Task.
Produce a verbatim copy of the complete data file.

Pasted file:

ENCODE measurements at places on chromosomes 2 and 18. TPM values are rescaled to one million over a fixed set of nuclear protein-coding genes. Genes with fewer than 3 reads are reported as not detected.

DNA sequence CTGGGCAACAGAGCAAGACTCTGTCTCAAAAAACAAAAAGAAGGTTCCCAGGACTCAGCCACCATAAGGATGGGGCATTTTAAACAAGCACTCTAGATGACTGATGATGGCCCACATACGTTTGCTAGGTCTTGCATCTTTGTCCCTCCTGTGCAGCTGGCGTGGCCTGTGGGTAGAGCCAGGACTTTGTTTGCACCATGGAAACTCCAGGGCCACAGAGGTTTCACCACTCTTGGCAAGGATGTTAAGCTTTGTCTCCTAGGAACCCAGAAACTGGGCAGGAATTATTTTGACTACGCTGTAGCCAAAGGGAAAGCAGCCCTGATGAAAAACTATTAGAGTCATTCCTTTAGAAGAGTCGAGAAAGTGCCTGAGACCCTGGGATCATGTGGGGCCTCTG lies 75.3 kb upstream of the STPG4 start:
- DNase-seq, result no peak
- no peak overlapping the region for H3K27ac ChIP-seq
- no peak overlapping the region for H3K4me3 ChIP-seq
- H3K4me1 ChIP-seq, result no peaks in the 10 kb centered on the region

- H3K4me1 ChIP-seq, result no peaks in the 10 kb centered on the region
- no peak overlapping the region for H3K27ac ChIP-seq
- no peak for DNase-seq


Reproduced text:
ENCODE measurements at places on chromosomes 2 and 18. TPM values are rescaled to one million over a fixed set of nuclear protein-coding genes. Genes with fewer than 3 reads are reported as not detected.

DNA sequence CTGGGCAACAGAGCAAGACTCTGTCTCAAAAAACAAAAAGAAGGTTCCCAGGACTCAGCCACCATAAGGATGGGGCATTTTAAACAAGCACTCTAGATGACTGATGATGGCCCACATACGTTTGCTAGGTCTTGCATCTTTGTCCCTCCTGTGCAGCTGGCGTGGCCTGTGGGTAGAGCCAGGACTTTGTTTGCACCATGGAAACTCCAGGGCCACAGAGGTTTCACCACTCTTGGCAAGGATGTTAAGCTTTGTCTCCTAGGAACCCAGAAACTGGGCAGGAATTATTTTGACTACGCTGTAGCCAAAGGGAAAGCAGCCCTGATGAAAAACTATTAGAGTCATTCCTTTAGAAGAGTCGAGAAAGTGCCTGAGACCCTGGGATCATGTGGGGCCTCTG lies 75.3 kb upstream of the STPG4 start:
- DNase-seq, result no peak
- no peak overlapping the region for H3K27ac ChIP-seq
- no peak overlapping the region for H3K4me3 ChIP-seq
- H3K4me1 ChIP-seq, result no peaks in the 10 kb centered on the region

- H3K4me1 ChIP-seq, result no peaks in the 10 kb centered on the region
- no peak overlapping the region for H3K27ac ChIP-seq
- no peak for DNase-seq